Pop Evil

When North Muskegon, Michigan native Leigh Kakaty formed Pop Evil, he chose the band’s name for a
reason. He loved hard rock songs with good melodies but he also dug loud, crunchy guitars and propulsive
metal rhythms. For Kakaty, it’s a natural duality that came from growing up in the Great Lakes and it
eventually became the raison d’etre of his band.

“It’s just a natural part of who I am,” Kakaty says. “When I was growing up we’d roll out to the beach on the
weekdays with an acoustic guitar and everyone would kick it. And on the weekends, we’d turn up the amps
and, boom, everyone would try to break windows. It was all about the heaviness. And I needed both of those
elements – the melodic and the metallic.”

Five albums into Pop Evil’s career, combining strong hooks with knockout punches is more important than
ever. The band’s new record, simply called Pop Evil , is a surging, contemporary sounding release that
incorporates metal, alternative, hard rock and even electronic music. In the wake of the band’s peppy, upbeat
2015 album Up , it’s a wake-up call, a musical rebirth that inspired the band to self-title the release, partially
since they’d never done so. Their first album, Lipstick on the Mirror came out in 2008, and while it introduced
listeners to the band’s core sound with well-received singles like “ Hero ” and “ 100 in a 55 ,” Pop Evil has
grown exponentially since then.

Pop Evil captures Kakaty and his bandmates – rhythm guitarist Dave Grahs, lead guitarist Nick Fuelling,
bassist Matt DiRito and drummer Hayley Cramer – at their most inspiring. Every song on the album offers a
different spin on the concept behind the band’s name and in an era when many rock bands create a few
strong singles, and six or seven less memorable songs and call it an album, Pop Evil is all killer, no filler – the
best 11 songs culled from 30 demos.

There’s plenty to be excited about on Pop Evil. The first single, “ Waking Lions ” starts with clattery electronic
drums and a chugging guitar riff interjected with a squealing harmonic, then the first verse kicks in like a mob
smashing down the doors the confine them. As Kakaty hits the euphoric chorus – backed by buzzing guitars
and a minor-key counter melody – he sings about reaching within and overcoming obstacles “I want to stand
up 100 feet tall / ‘Cause fear will never lead my way / I’m ready to run 100 miles strong / I will never be the
same.”

By contrast, “ Colors Bleed ” – for which the band shot an insightful video -- was inspired by current events
and features a charged rhythm, incisive guitar licks, and confrontational vocals. “Step aside watch the colors
bleed / The rise of democracy / Fight the System / Stop and listen / True colors, how can you miss ‘em? /
Born with knowledge, raise the fist / Face the enemy, just resist.”

The song blends aggressive rock vocals and rapping, bringing to mind Rage of Machine (even if the bridge
and solo sound more like Pink Floyd). “Rage was my favorite band growing up,” admits Kakaty. “Because he
was a frontman of mixed race, Zack de la Rocha was my hero. He was the guy that I could relate to when I
grew up rapping. In the beginning of my career with Pop Evil, I moved away from that vocal approach in hopes
to find the right song to bring it back. It just naturally happened on this record.”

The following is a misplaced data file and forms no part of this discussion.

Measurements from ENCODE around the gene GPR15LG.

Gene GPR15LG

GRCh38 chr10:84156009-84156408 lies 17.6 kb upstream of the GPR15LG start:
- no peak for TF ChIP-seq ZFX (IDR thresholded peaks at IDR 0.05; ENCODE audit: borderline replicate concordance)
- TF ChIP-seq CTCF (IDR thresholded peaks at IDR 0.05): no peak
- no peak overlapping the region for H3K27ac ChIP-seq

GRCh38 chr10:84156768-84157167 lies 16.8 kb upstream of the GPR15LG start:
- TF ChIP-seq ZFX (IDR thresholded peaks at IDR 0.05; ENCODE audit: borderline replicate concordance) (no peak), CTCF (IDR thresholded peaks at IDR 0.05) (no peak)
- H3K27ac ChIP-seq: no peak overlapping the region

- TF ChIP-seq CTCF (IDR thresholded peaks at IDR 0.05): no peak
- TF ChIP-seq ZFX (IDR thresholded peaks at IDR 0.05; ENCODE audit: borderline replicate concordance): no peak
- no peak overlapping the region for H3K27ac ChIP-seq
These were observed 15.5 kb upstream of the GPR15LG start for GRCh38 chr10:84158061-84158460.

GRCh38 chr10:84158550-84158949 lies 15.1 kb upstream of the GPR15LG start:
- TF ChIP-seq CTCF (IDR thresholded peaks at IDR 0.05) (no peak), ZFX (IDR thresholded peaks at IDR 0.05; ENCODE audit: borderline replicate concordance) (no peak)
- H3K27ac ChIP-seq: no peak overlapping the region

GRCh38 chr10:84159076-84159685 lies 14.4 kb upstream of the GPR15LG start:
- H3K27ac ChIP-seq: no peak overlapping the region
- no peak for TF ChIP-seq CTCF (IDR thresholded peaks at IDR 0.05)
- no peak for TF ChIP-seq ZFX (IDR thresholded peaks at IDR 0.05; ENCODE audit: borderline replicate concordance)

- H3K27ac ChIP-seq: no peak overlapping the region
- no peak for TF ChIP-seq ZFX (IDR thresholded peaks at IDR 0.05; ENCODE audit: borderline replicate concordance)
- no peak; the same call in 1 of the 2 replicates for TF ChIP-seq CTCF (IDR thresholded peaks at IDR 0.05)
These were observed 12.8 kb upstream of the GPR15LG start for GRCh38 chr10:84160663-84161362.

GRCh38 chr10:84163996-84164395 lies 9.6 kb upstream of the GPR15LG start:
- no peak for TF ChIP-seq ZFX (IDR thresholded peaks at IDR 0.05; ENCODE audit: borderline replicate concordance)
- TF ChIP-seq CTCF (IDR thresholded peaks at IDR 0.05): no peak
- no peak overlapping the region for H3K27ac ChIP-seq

Lyrically, songs like “Colors Bleed” cover new ground for Pop Evil. Instead of being about dysfunctional
relationships, self-empowerment or mortality, Kakaty digs into today’s headlines and addresses what he feels
about capitalism, hypocrisy and violent confrontation.

“It was important for me to document things that we’re going through right now, such as what happened in
Charlottesville, what’s going on with North Korea and where the government is at,” he says. “As a lyricist, I
need to address all sorts of subjects and emotions and politics is a part of that. I felt I needed to write about
the things I’m feeling as a mixed American -- someone whose mom and dad came to this culture with big
dreams, hopes, and aspirations because this is the land of the free and the home of the brave. Anyone who
comes to America is a native of this country, so it’s so important that we all come together. When we join
together, everyone wins.”

“With a band name like Pop Evil, we felt like the Evil has always been de-emphasized just because of the
situations we were in,” Kakaty says. “It always seemed like the people around us wanted to focus more on
radio play or writing more mainstream, melodic stuff. That’s definitely a part of what we like to do, but this time
we made a rock album for rock fans. And, in general, rock fans are real Middle American, middle or
lower-middle class people who get forgotten about. Secular music has pretty much told the world that rock
and roll and metal music don’t matter anymore. Having lived that life and thrived as a rock band, it’s hard not
to take offense to that, but it’s important to try to be a part of the solution rather than the problem. And we’re
doing that by turning up the amps and saying, “Look, we can make heavy songs that really rock and we can
also write catchy songs that someone who likes Pearl Jam or Led Zeppelin can get into.”

The struggle was a regular obstacle for Pop Evil as they prepared to record their definitive album. Before they
could finish the UP album cycle, they had to find a new drummer. Joshua Marunde (AKA Chachi Riot), who
had been with the band since 2011 gradually lost interest in being a touring musician and decided to open his
own CrossFit gym. He stayed with the band until the end of May 2016 in support of Up and then amicably
parted ways with the band, forcing them to find a replacement while on the road.

After some soul searching, their management team brought a few ideas forward, one being a female drummer
and the band members decided that it could be a terrific idea to work with a female drummer in order to give
the band a new perspective that wasn’t solely motivated by testosterone.

They took recommendations from industry contacts and invited a bunch of women to email them audition